When Raanan Hershberg arrived on the scene three years ago, he instantly stood out among the pack with his brash, heady sense of humor. Since then, he has worked with comics like Rory Scovel and John Witherspoon, appeared at the Laugh Your Asheville Off! comedy festival, and has been the mastermind behind ongoing local shows “The Young, Dumb, and Full of Comedy Show” and “The Roast of …” series. This weekend, Hershberg will have his first opportunity to headline a show in his hometown. We met at the Grape Leaf for a chat.
LEO: I know you got into comedy for easy drugs, cheap women and good money. How’s that working out for you?
RAANAN HERSHBERG: Subconsciously, I think because I’m fat, it’s harder for me to get women … and I assume that, if one day I get famous, it will be easier to get hot girls to sleep with me. So basically, in my head, it’s easier for me to become famous than to just work out.
LEO: Being hometown shows, do you get extra support from your friends and family?
RH: I hope not. I kind of go on stage to say the things I can’t say around my family. It kind of sucks when they’re there. I have convinced my parents I haven’t had sex yet. And all of my other friends are comedians and we hate each other — so I don’t have much support (laughs).
LEO: With two successful ongoing shows, hitting the road and headlining, do you feel like your career has progressed faster in three years than most?
RH: Eddie Murphy definitely did better in three years than I did. I don’t know, we all go out at our own pace. My friend Jacob Williams, who started with me, is on “America’s Got Talent” right now — so I don’t know that I’m doing any better or worse than anyone else.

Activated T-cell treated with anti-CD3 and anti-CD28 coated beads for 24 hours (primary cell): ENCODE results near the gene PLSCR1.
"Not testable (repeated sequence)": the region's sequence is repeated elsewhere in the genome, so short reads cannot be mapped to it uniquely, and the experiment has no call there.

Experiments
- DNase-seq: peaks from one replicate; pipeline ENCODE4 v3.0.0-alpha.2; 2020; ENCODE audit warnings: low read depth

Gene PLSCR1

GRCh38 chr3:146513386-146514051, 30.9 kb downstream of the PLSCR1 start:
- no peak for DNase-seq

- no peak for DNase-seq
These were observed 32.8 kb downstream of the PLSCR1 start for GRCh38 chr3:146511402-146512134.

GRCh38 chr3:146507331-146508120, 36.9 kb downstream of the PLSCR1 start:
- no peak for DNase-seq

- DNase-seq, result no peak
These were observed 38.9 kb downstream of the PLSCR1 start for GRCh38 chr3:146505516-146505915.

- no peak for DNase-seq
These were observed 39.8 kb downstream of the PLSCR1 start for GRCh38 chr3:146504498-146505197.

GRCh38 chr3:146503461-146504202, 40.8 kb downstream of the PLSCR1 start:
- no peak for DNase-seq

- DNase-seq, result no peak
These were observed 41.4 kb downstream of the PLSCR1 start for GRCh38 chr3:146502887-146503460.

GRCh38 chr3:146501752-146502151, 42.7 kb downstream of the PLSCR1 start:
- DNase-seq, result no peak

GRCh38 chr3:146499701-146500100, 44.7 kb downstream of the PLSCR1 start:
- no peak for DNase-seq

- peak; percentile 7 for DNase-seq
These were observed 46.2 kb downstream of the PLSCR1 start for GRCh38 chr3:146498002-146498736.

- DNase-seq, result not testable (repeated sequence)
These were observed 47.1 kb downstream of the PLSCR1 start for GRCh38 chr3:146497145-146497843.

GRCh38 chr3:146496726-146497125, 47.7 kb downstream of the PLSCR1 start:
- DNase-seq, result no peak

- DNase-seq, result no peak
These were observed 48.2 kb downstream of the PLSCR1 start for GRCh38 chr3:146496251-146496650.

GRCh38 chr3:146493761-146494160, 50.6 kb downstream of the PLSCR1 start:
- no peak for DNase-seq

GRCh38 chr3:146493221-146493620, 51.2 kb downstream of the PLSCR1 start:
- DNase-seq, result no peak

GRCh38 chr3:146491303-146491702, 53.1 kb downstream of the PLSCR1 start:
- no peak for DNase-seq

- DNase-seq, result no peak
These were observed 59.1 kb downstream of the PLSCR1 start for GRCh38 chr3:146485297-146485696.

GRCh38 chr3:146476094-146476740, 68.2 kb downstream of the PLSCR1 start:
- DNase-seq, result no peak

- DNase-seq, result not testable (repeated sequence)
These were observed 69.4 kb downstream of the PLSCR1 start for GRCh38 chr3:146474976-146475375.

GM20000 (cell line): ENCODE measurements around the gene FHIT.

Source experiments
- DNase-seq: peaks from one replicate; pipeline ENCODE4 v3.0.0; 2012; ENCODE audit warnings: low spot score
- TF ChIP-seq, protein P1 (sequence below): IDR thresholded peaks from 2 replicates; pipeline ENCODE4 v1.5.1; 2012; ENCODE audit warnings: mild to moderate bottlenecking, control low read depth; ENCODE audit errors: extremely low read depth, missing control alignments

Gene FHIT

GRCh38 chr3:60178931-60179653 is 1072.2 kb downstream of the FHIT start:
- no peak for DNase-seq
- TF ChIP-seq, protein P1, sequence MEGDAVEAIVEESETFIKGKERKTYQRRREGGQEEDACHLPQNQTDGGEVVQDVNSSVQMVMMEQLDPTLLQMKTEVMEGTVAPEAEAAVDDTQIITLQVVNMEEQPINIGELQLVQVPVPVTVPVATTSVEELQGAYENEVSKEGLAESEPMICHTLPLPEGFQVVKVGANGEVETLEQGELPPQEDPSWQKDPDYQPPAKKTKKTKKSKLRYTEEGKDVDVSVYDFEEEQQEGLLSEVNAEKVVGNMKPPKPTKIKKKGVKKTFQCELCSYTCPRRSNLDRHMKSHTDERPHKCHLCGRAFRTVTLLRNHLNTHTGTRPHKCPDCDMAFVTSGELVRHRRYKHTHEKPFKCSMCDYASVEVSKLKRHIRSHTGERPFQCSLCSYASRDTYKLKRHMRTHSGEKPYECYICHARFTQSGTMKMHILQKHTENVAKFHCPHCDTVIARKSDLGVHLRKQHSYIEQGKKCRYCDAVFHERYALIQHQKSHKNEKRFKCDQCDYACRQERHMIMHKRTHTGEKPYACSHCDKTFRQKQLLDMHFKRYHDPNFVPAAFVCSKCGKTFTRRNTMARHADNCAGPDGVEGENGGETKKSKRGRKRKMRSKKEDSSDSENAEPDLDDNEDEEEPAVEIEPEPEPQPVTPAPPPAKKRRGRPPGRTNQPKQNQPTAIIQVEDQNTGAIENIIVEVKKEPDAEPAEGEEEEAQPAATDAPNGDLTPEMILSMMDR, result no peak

LEO: When you write, does it start with a kernel of an idea or do you just start ranting?
RH: I don’t really sit down and write. I have trouble with it because I think comedy is really more analytical than it is creative. So, when you sit down in a room with a piece of paper, it’s harder because you don’t have anything to analyze. You don’t have an object or a subject. To me, it’s more important to see something funny in something I’m doing.
LEO: Do you ever hear a joke you wish you had written?
RH: Yeah, of course. But it’s not like I’m really wishing I had written it, because I’m glad whoever wrote it, wrote it; I’m glad that joke is out there. The best joke ever written, I think, was when Woody Allen takes out this watch and says: “You see this watch? My grandfather … on his deathbed … he sold me this watch.” It’s a great joke because it uses the fewest amount of words to create the biggest misdirection. In reality, there is only one word in that whole joke that makes it a joke — “sold.” It’s all about the economy of words. And that’s not with just jokes, either; economy is the key to all great art.
1250 Bardstown Road
$10-$15; various times